Who’s representing you? Sunderland Central GE candidates

The first December general election since 1923 has been called called following a vote in the House of Commons in October. Voters from across the UK will elect a new Government on Thursday, December 12.

So who is representing you?

We’ve put together our guide of MP candidates for the Sunderland Central constituency below…

Julie Elliot (Labour party)

Born on 29thJuly 1963 in Whitburn, Sunderland. She has a degree in Government and Public Policy from Newcastle Polytechnic (now Northumbria University). She joined the Labour party in 1984.

She has been a member of parliament since 2010, when she was elected as MP for Sunderland Central. She was also shadow minister for Energy and Climate from October 2013 to October 2015.

Her Party’s manifesto:

  • Green industrial revolution: Helping the environment, prevent fox hunting and the killing of badgers.
  • Rebuild our public services: Making bus services free for Under 25’s, investing more money into the NHS.
  • Tackle poverty and inequality: Halve number of food banks. Providing better working conditions, revamping the immigration system to prevent things like the Windrush scandal. Increase tax income for people who earn above £80, 000.
  • Final say on Brexit: Get a better deal in 3 months and let people vote again in 6 months for the bill or against Brexit.
  • New internationalism: End the “Bomb first, talk later” security tactic.
Credit: julie4sunderland

Tom D’Silva (Conservative)

He is a member of the Conservative and Unionist Party, and currently a candidate for the Sunderland Constituency. He is 21 years old, and from Kingston and Surbiton, London. Currently a member and Schools and Colleges officer of the London Conservative Future group, a youth wing of the Conservative Party in London. He has held this role for 3 years. One of the fun facts about him is that he can play 7 instruments.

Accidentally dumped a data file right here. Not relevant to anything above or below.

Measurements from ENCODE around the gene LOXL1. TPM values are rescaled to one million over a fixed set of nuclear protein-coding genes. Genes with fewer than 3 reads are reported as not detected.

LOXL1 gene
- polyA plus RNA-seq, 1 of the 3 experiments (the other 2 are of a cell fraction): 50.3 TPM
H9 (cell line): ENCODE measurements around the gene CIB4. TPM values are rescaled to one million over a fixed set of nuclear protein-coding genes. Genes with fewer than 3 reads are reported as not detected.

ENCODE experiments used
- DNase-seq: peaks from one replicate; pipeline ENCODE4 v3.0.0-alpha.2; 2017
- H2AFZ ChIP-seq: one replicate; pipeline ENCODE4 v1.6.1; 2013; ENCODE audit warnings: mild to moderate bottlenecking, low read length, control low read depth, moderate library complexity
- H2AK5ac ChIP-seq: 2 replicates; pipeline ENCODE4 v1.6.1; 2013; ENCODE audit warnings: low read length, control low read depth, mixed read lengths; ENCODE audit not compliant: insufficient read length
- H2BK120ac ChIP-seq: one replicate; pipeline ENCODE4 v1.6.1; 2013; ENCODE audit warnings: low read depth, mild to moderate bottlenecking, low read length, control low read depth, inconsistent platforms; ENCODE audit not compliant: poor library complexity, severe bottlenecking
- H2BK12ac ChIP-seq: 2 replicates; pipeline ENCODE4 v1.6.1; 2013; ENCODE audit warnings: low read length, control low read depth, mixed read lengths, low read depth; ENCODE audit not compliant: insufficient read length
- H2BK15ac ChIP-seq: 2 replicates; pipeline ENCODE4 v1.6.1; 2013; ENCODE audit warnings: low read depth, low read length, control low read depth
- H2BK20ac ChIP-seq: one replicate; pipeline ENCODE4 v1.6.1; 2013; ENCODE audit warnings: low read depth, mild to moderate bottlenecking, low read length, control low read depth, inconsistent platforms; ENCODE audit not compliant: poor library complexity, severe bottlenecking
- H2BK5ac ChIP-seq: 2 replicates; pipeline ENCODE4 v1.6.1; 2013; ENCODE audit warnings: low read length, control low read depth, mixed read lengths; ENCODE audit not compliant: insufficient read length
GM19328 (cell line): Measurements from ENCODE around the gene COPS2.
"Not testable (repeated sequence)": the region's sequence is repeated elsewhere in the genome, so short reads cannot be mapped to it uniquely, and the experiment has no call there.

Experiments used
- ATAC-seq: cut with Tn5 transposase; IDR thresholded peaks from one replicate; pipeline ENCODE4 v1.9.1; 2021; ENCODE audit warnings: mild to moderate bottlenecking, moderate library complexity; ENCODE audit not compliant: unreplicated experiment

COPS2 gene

Their party’s manifesto:

  • Extra funding for the NHS, with 50,000 more nurses and 50 million more GP surgery appointments a year.
  • 20,000 more police and tougher sentencing for criminals.
  • An Australian-style points-based system to control immigration.
  • Millions more invested every week in science, schools, apprenticeships and infrastructure while controlling debt.
  • Reaching Net Zero by 2050 with investment in clean energy solutions and green infrastructure to reduce carbon emissions and pollution.
  • We will not raise the rate of income tax, VAT or National Insurance.

Dale Mckenzie (Independent)

Born on 1stJanuary 1966. He attended the University of Sunderland (2000-2003). He has served in the Army and lived in Moscow. He is the Managing Director for Utility Brokers Ltd. and has been so since 2010. He describes himself as a “Quirky Limo”.

He is currently an Independent Candidate for the 2019 GE for Sunderland Central constituency. He is a strong believer in Brexit and made attempts to join the Brexit Party. However, that proved unsuccessful as they didn’t agree on issues relating to Tax loopholes.

Credit: Submitted

Viral Kaushikkumar Parikh (Brexit Party)